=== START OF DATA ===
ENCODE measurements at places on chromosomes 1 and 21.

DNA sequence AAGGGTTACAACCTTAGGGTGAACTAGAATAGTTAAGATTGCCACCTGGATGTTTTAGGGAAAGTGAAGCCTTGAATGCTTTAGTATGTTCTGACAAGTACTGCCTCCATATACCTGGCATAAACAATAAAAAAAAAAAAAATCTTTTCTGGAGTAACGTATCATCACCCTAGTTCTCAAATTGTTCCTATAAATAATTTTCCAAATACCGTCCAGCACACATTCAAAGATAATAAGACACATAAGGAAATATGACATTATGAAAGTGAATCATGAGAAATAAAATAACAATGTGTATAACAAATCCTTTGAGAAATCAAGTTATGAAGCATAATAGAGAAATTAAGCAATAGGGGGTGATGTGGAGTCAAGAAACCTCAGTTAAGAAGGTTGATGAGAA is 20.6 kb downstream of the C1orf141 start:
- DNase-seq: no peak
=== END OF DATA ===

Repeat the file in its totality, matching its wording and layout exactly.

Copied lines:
ENCODE measurements at places on chromosomes 1 and 21.

DNA sequence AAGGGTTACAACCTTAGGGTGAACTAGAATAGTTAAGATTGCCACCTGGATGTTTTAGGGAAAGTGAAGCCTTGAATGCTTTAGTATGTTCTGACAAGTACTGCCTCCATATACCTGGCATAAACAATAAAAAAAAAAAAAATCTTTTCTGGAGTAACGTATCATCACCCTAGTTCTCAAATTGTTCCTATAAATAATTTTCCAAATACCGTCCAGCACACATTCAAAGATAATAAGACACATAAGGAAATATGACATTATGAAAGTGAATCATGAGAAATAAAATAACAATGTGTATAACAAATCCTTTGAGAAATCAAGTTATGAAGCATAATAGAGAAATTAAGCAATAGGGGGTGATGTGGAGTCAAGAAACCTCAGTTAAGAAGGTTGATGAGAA is 20.6 kb downstream of the C1orf141 start:
- DNase-seq: no peak